U.S. B-52 bombers have dropped 3,419 weapons on Daesh targets since April 2016.

A U.S. Air Force B-52 Stratofortress peels off after refueling from a 340th Expeditionary Air Refueling Squadron KC-135 Stratotanker in support of Operation Inherent Resolve, Feb. 15, 2017. The 340th EARS extended the fight against Islamic State of Iraq and Syria terrorists by delivering fuel to U.S. Air Force F-16 Fighting Falcons, A-10 Thunderbolt IIs and a B-52 Stratofortress. (U.S. Air Force photo by Senior Airman Jordan Castelan)

The venerable B-52 strategic bombers have been quite busy fighting ISIL in the last months.

Six B-52 Stratofortress bombers are deployed to Al Udeid, Qatar, supporting Operation Inherent Resolve against ISIL in Syria and Iraq since April 2016.

The aircraft have replaced the B-1s, that returned stateside for upgrades and are expected to perform a new tour of duty in the Middle East by the end of 2017.

The Buffs launched their first air strike against ISIS on Apr. 18 (targeting a Daesh weapons storage facility in Qayyarah, Iraq).

Since then, the B-52s have carried out the same kind of missions the B-1s flew in theater before they were relieved by the Buffs: mainly Close Air Support and Air Interdiction delivering a wide variety of PGMs (Precision Guided Munitions): as of Feb. 20, 2017, the strategic bombers have carried out 729 sorties, dropping 3,419 weapons on Daesh targets in Iraq.

Based on the images released by the flying branch so far, the 6o years old aircraft have flown with the underwing pylons loaded with two types of JDAMs (Joint Direct Attack Munitions): the 500-lb laser-guided GBU-54s and the 2,000-lb GPS-guided GBU-31V3 “bunker busters” onto the Heavy Stores Adaptor Beam pylons.

A U.S. Air Force B-52 Stratofortress refuels from a 340th Expeditionary Air Refueling Squadron KC-135 Stratotanker in support of Operation Inherent Resolve, Feb. 15, 2017. The 340th EARS extended the fight against Islamic State of Iraq and Syria terrorists by delivering fuel to U.S. Air Force F-16 Fighting Falcons, A-10 Thunderbolt IIs and a B-52 Stratofortress. (U.S. Air Force photo by Senior Airman Jordan Castelan)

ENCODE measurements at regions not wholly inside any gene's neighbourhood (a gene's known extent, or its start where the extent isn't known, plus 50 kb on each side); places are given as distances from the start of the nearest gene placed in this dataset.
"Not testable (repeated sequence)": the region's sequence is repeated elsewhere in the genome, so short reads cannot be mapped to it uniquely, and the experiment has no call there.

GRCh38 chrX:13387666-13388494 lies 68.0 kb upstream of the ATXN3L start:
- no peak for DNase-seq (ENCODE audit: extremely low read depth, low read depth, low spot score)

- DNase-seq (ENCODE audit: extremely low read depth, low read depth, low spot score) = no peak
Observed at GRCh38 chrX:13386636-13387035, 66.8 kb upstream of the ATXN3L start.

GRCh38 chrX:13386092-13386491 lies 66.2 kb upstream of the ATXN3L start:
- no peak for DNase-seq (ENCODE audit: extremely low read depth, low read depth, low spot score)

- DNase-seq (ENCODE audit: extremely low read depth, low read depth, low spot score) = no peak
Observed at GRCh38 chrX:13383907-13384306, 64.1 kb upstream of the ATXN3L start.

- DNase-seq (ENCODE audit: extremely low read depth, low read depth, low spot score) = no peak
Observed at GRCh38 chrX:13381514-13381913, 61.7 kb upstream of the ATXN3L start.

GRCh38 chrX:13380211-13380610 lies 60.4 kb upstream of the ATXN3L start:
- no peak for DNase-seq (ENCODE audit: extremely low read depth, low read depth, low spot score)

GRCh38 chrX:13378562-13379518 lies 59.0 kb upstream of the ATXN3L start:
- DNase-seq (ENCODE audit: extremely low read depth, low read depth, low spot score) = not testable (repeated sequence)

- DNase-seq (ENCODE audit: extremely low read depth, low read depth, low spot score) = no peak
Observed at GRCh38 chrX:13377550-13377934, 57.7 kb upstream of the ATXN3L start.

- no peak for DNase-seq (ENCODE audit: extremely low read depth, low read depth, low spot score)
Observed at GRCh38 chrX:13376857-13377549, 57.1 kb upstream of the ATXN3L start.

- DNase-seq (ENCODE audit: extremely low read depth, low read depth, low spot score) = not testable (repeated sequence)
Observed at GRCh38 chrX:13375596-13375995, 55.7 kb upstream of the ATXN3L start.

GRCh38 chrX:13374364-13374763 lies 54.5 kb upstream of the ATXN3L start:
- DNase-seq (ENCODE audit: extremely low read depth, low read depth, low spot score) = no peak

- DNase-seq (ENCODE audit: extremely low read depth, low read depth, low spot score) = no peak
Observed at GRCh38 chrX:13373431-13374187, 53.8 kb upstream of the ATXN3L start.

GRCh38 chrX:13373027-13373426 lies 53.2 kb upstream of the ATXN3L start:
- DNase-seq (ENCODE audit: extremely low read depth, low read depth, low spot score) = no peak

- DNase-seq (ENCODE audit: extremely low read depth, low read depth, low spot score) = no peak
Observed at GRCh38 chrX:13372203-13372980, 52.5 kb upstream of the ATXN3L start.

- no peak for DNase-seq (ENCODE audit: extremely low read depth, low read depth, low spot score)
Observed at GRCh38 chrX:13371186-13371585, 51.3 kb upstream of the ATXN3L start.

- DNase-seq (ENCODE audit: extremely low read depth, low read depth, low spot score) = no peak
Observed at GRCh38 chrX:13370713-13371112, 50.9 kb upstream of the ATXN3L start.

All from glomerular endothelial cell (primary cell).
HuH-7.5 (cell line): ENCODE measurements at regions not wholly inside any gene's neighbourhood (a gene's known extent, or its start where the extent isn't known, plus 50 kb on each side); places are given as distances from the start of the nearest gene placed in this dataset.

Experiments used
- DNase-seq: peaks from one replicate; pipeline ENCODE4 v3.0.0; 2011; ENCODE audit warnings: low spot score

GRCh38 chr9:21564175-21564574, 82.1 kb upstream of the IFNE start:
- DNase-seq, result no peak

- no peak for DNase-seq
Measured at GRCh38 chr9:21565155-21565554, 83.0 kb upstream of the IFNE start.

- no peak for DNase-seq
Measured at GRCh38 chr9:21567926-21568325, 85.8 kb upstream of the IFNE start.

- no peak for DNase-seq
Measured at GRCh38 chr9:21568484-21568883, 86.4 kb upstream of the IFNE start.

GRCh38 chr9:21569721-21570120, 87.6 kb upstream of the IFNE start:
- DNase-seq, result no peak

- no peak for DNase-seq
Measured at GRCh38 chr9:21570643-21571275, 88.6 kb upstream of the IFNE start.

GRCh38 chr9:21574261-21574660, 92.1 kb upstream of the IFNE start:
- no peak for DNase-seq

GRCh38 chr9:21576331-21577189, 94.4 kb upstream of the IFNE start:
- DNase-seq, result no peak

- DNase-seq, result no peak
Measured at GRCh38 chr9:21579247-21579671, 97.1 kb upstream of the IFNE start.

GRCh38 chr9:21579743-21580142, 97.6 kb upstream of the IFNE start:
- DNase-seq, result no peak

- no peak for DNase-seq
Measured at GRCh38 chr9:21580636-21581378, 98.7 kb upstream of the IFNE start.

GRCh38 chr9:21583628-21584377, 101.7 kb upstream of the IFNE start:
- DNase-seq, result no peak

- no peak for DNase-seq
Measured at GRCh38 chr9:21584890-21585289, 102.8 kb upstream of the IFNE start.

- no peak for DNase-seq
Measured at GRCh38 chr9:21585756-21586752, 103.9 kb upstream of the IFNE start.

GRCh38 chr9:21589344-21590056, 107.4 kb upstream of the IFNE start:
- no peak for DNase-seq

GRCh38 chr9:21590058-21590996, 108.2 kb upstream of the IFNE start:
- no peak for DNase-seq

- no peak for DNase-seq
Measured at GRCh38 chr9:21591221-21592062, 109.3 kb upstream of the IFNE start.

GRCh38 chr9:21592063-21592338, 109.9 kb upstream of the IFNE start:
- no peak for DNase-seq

One of the most common loadout includes 3x GBU-31s and 8x GBU-54s along with PGMs carried inside the bomb bay of the B-52H Stratofortress. With the 1760 Internal Weapons Bay Upgrade the Buffs can carry up to 16 external laser JDAMs (8 per pylon) as well as 8 internal J-series weapons mounted on a conventional rotary launcher.

Such “mixed” PGM configuration provide the aircraft the ability to deliver “kinetic” attacks engaging both stationary and moving ground targets with reduced collateral damage (using the GBU-54s, that combines 500-lb Mk-82 warhead and the precision strike capability delivered by its dual Laser/GPS mode guidance system) as well as concrete shelters and hardened targets by means of the GBU-31s that use the BLU-109 forged steel penetrator warhead.

According to the U.S. Air Force, the B-52 will be constantly upgraded so that it will be able to internally carry eight joint air-to-surface standoff missiles, as well as a variety of miniature air-launched decoys. It will also have the option of carrying up to 12 extended-range JASSM-ERs on the external pylons for a total capacity of 20 of these advanced, stealthy cruise missiles.

Until the venerable B-52 is replaced by the recently announced B-21 Raider, the B-52 is projected to continue operations until at least 2040 thanks to a series of constant upgrades that will facilitate the Stratofortress flying into is 90th year.

The current “H” model is indeed much different from the early B-52 that flew for the first time in 1952. It currently features multi-function digital display screens, computer network servers and real-time communication uplinks with Internet access.

U.S. Air Force Maj. Ben, left, and Capt. Justin, right, 96th Expeditionary Bomber Squadron pilots, takeoff to execute air operations in support of Operation Inherent Resolve Feb. 13, 2017. The B-52 Stratofortress enables vital kinetic capability for the U.S. Air Force and is actively engaged in the fight against Islamic State of Iraq and Syria terrorists. (U.S. Air Force photo by Senior Airman Jordan Castelan)

 

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About David Cenciotti 4406 Articles